Unemployability of the Nigerian Graduate: The Effect of Tertiary Institutions-Industry Disconnect (Published)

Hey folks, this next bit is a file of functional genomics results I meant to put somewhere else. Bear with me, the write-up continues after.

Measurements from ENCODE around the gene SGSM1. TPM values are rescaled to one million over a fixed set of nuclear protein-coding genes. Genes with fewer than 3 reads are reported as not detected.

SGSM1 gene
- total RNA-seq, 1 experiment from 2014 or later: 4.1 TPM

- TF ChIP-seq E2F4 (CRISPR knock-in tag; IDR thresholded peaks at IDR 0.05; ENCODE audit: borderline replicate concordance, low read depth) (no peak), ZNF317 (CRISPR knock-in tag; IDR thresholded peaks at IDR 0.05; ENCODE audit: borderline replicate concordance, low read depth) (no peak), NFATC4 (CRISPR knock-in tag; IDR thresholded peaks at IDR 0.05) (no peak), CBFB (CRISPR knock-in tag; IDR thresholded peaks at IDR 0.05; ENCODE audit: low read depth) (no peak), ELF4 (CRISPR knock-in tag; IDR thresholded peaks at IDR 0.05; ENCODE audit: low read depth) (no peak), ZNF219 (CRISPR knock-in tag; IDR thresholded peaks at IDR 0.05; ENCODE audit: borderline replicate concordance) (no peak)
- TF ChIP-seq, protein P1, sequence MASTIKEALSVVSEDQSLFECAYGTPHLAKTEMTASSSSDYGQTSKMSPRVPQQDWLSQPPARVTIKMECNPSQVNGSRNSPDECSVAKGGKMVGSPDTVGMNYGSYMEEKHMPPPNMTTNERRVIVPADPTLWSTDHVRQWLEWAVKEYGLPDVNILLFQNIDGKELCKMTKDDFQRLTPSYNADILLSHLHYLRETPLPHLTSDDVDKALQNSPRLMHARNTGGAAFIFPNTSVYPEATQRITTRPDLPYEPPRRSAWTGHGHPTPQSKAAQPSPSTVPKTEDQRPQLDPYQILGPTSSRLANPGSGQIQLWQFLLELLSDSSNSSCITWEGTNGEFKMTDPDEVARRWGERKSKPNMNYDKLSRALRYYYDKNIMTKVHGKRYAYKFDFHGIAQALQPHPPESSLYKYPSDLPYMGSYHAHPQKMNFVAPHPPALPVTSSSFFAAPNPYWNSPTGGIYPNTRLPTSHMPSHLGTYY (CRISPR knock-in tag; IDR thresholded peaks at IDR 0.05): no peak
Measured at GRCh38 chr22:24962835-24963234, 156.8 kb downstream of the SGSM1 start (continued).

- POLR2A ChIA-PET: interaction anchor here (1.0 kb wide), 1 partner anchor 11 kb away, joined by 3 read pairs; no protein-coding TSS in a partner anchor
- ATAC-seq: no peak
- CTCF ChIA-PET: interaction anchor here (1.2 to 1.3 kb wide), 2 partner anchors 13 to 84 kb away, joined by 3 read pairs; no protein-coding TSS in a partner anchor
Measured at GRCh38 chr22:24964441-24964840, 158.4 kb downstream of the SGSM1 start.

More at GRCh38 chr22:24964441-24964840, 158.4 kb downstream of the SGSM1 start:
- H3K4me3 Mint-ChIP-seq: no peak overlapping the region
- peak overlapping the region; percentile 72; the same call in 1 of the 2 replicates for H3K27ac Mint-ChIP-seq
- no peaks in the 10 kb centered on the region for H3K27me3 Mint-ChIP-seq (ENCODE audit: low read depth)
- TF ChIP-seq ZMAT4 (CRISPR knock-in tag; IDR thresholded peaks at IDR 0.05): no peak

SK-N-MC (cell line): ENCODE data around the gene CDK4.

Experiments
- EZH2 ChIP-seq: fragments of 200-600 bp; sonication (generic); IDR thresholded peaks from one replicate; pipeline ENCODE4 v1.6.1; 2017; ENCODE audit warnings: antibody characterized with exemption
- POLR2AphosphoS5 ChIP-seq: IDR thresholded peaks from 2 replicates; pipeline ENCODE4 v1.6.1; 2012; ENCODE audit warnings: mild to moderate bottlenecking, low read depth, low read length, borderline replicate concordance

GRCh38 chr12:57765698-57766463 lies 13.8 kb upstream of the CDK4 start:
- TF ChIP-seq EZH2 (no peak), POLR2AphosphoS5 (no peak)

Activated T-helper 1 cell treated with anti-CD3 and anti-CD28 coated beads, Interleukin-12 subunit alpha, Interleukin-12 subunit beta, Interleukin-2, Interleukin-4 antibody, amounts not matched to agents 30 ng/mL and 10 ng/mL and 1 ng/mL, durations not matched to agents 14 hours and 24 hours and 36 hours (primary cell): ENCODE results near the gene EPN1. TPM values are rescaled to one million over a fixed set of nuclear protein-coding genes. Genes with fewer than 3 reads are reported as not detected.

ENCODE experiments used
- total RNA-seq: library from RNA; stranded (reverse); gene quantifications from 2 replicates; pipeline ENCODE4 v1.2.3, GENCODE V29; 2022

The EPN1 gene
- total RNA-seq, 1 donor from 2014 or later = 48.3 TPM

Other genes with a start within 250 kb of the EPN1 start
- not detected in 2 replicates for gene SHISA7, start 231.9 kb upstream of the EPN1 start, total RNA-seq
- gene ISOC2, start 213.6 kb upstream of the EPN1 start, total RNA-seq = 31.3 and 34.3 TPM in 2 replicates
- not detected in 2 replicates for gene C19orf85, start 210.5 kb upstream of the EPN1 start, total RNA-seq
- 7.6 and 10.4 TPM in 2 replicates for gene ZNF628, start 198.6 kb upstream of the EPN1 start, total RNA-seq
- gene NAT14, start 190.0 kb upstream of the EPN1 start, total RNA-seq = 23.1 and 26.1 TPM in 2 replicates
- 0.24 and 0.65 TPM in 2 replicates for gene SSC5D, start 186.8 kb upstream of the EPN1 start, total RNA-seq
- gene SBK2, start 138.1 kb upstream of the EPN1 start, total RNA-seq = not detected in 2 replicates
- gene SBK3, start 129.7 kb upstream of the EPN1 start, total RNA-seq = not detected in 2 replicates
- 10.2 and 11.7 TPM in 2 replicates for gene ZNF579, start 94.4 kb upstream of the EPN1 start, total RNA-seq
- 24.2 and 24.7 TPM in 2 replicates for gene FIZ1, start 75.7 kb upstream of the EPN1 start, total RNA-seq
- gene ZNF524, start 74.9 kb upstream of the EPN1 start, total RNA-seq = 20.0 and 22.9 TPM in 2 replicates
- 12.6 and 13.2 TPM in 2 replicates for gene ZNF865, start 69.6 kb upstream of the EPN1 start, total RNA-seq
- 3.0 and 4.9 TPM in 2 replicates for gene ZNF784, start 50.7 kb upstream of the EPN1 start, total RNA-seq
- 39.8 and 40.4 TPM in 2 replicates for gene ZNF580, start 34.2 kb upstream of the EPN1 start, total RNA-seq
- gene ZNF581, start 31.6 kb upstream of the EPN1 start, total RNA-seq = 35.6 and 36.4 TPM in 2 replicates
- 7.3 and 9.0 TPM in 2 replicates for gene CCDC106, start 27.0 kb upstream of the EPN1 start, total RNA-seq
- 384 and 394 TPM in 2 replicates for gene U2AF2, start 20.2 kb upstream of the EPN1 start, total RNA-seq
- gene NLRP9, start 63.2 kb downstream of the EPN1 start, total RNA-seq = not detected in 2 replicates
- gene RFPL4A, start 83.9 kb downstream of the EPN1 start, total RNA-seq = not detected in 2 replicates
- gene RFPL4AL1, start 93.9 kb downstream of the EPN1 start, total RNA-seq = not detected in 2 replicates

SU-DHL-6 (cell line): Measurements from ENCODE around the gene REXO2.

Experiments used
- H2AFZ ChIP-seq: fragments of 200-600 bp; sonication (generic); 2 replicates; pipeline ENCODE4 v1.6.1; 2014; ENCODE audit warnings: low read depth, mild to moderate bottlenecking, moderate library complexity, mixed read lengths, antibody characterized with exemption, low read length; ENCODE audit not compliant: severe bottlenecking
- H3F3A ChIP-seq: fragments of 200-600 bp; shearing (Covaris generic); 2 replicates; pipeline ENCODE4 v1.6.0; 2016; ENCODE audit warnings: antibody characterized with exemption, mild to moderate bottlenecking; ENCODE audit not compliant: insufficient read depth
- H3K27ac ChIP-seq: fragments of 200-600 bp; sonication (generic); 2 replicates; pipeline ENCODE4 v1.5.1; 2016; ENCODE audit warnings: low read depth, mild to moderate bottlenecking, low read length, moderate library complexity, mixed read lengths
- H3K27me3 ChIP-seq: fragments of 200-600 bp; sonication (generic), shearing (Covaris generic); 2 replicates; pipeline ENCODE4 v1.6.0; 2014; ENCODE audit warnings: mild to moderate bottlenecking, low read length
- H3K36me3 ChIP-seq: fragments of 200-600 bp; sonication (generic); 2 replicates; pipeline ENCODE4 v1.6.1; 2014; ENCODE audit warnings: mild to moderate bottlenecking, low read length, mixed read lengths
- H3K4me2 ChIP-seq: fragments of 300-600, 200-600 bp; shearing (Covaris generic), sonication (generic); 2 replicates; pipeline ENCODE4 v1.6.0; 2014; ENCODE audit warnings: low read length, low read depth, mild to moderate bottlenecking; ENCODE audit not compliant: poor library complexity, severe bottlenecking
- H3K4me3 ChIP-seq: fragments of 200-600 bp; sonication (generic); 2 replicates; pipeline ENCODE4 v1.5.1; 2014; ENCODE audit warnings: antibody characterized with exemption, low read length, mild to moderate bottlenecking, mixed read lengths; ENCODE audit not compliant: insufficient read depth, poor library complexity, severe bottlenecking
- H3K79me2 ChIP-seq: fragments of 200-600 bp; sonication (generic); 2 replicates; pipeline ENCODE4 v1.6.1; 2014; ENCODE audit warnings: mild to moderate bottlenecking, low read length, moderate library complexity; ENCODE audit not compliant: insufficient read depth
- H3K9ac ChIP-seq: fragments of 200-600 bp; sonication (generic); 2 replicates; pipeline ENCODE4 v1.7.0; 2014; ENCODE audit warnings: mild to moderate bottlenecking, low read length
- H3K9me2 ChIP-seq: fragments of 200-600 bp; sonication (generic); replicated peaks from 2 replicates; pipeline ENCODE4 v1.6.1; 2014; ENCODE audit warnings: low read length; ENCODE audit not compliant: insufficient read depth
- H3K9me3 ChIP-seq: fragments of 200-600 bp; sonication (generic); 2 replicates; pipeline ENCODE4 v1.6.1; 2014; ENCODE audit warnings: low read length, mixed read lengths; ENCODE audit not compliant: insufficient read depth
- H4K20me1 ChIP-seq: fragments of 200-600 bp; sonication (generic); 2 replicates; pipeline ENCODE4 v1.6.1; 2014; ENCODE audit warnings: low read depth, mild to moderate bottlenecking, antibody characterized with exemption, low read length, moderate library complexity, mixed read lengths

The main objective of the study was to examine the effect of tertiary institutions-industry disconnect in Nigeria. To achieve this, primary data was collated using a questionnaire from an online survey from 550 participants. Descriptive and inferential statistical methods were employed to estimate the data. The estimates indicates that practical skills was positive but insignificant, while industrial training and workshop were both positive and significant in aligning the curriculum content with the workplace needs of employers. The logit estimates indicate that grade point average and type of qualification were negative and bear insignificant effect on educational content and workplace readiness. The estimates further showed that ICT skills and additional certification have a positive and significant effect on educational content and workplace readiness. The estimates suggest that there is a 54% chance that employment matches the degree acquired. The estimates also indicate that the coefficient of practical skills is negative and insignificant, while industrial work experience is an eligible link between tertiary institutions and industry. The results suggest that ICT and additional certificates increase employability by 32%-40% and 15.5%-27.9% respectively. Work experience drivers employability by 6.4%. The study concludes that practical skills, industrial training/workshop, and additional certificates as significant factors that can enhance the link between institutions of learning, the demands of the labour market, and graduate employability in Nigeria. Among others, the study recommends the need to integrate industry needs into the educational curricula. The study also recommends the need to ensure collaboration between industry and tertiary institutions. Again, it suggests the need for graduates to acquire professional certificates to enhance their chances of employment.